It’s funny, because the uniform hasn’t really changed. Bob Weir wore super-short denim cut-offs with the pocket-bags coming out of the shorts with Birkenstocks, and the young kids might be trying to do that look a little bit with their Chacos or their Tevas and all the outdoor gear. And then the older dudes are still wearing the same t-shirts they wore to all the shows—maybe too small now, with joint holes in them.

It’s like going to a baseball game and seeing someone’s hat decorated with a hundred pins. It’s very authentic. There’s still that ‘lot’ scene—as in a parking lot. People go the whole day of the show and hang out, whether they BBQ, or drink and tailgate and listen to music. And that’s just a show in itself, it’s beautiful whether people are camping out, or it’s in Queens, New York. It hasn’t really changed that much. Maybe the drugs aren’t as good or aren’t as open in the air, but there’s a lot of that free love hippy look. It’s just chill and laid back.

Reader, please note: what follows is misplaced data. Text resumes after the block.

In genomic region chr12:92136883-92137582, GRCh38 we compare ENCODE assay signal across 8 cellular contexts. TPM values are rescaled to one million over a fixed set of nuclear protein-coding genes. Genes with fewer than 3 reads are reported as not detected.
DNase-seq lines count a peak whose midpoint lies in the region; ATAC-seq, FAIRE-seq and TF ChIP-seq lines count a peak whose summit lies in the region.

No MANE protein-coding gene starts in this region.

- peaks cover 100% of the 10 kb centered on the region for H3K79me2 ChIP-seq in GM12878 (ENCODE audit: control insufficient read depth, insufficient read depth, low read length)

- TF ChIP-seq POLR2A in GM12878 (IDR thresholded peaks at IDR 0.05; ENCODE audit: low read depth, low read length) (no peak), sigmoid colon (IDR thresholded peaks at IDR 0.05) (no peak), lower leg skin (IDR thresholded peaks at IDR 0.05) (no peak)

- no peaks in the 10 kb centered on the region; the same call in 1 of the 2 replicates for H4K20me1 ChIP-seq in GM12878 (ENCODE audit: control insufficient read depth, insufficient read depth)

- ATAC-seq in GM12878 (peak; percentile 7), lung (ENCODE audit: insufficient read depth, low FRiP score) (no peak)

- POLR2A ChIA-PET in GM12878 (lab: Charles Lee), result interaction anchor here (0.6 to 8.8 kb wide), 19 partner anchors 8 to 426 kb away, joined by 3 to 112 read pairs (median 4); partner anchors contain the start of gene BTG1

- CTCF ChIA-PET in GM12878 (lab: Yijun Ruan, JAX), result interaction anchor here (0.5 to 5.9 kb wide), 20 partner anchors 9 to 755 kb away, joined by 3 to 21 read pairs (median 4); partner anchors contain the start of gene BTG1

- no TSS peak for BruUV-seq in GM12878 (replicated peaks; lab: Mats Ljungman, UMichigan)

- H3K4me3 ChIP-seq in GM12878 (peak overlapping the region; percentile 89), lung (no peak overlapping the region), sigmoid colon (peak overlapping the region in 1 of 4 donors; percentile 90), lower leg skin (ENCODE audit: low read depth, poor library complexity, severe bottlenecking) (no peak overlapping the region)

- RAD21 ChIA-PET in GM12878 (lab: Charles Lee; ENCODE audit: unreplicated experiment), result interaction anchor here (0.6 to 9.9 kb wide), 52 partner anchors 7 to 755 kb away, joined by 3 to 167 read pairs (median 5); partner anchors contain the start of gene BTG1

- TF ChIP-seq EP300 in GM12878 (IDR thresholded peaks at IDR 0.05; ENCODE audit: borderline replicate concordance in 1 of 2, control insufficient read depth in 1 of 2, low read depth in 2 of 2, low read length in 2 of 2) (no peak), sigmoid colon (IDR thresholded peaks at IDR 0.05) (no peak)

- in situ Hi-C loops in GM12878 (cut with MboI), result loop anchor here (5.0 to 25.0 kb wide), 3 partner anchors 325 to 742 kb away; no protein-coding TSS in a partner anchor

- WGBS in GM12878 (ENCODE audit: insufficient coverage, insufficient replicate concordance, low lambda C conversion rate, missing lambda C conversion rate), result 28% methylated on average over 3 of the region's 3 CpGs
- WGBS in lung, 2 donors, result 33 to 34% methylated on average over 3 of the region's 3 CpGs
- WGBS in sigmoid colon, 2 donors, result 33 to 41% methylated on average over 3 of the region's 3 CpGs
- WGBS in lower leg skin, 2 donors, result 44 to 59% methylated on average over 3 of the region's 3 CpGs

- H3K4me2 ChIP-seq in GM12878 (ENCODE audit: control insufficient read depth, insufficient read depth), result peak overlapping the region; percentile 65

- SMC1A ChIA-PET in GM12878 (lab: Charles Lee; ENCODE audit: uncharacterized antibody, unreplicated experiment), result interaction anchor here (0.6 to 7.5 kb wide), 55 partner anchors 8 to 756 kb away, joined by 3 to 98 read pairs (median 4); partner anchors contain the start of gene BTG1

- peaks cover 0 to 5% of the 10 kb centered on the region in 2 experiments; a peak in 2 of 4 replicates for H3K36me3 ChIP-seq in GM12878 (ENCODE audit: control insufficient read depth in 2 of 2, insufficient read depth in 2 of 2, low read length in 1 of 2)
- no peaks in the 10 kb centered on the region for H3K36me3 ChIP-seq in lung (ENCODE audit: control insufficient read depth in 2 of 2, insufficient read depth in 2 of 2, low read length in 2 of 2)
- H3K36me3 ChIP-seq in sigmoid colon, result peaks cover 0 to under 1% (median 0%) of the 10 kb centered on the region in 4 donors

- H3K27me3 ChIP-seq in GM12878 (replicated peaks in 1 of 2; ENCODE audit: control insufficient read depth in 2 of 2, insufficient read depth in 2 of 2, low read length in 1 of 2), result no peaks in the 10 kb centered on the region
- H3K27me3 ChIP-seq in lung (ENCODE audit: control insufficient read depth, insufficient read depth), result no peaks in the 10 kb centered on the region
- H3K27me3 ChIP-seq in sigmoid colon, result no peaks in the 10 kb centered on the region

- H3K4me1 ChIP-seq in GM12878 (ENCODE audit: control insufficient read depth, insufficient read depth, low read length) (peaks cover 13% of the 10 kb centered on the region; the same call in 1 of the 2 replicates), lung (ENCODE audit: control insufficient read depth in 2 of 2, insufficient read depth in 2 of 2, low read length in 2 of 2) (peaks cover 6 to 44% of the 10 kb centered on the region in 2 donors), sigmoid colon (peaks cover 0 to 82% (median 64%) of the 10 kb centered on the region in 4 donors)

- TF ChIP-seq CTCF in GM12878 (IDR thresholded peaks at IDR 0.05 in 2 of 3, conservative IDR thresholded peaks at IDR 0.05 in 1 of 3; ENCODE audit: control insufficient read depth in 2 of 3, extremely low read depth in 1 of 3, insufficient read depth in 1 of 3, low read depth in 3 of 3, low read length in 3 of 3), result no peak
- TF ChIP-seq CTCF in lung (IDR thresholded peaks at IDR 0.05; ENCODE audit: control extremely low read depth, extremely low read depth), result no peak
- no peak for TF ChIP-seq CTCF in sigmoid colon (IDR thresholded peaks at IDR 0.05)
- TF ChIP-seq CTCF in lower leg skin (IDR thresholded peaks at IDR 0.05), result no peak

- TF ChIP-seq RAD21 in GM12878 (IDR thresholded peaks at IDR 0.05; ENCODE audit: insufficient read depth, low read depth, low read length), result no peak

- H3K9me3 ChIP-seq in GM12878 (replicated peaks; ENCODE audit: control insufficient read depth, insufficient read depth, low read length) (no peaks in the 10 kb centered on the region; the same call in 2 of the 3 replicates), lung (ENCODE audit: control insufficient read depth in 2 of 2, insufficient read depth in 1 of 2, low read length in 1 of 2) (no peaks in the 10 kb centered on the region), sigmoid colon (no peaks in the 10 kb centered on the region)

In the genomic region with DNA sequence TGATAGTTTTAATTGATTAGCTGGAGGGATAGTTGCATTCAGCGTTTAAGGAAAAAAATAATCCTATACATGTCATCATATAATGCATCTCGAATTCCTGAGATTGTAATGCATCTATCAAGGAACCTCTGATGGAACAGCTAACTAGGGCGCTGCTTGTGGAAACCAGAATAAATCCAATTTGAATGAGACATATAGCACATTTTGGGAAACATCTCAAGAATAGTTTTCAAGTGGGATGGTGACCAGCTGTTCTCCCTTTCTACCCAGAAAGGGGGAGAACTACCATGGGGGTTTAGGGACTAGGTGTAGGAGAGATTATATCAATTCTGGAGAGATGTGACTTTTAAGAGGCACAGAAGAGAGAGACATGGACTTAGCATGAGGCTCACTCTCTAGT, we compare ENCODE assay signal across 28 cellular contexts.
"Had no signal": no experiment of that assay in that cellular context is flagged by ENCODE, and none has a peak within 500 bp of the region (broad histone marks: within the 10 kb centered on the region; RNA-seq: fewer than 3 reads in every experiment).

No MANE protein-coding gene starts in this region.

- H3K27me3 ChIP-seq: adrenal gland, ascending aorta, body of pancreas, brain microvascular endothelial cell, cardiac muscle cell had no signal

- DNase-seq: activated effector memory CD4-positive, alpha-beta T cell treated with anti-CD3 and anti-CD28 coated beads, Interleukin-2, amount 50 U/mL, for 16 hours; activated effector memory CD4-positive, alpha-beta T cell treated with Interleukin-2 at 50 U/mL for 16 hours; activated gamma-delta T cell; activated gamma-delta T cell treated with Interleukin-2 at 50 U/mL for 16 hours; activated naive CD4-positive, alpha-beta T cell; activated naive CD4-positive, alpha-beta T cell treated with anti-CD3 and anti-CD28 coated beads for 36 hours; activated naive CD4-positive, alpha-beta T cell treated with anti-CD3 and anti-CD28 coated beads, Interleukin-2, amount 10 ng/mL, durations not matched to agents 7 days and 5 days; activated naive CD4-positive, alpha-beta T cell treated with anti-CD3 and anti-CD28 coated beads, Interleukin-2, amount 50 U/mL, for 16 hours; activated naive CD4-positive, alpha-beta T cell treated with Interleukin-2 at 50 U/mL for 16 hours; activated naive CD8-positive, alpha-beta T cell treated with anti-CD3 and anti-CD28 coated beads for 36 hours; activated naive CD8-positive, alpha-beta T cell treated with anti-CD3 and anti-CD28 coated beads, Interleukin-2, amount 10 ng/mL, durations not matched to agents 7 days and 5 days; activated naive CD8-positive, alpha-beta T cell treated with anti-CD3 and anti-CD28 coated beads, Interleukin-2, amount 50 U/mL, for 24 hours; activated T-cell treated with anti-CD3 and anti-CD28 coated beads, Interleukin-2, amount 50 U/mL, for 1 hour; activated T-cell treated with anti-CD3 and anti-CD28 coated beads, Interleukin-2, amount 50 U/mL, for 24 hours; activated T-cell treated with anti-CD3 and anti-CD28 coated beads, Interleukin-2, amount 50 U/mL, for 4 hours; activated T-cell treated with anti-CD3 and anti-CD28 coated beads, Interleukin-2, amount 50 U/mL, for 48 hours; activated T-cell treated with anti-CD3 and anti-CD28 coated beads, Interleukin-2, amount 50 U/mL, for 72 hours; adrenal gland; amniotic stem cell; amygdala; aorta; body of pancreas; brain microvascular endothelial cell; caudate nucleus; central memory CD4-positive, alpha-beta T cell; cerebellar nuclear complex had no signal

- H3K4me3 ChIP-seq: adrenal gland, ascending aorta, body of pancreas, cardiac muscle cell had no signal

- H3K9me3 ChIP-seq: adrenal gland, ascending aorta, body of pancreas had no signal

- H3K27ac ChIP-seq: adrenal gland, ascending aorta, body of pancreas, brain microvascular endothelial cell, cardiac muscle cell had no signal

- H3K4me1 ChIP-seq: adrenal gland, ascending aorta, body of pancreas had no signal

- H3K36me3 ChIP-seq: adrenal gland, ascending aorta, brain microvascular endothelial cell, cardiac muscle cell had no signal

I was reading an article about t-shirts recently. It was written in the mid-90s for a magazine called Might, and the guy who wrote it was saying about how he worked for a screen-printers in the 80s and how the knock-off Grateful Dead merch was maybe some of the earliest logo-rip designs. There was a Nike one which said, “Just Dew It.” A reference to some song.

Oh yeah. They do it so well. From every sports logo to my favourite, which is where they took the L.L. Bean logo and it says ‘L.L. Rain’, from a song called Box of Rain, the Dead bears are sitting in camping gear around a fire toasting marshmallows.

And there’s another one it’s a line drawing of an Eddie Bauer jeep driving into the water, with a bear behind the wheel, and it says ‘Deaddie Bauer.’ And those are lot tees. It’s just some kid in his dorm-room making 20 or maybe 50 tees. With Instagram it’s like, “Yo Sam, meet me at the lot before the show, maybe hold me one of those t-shirts.” Or maybe, “I’m not going to the show, can you ship me one.”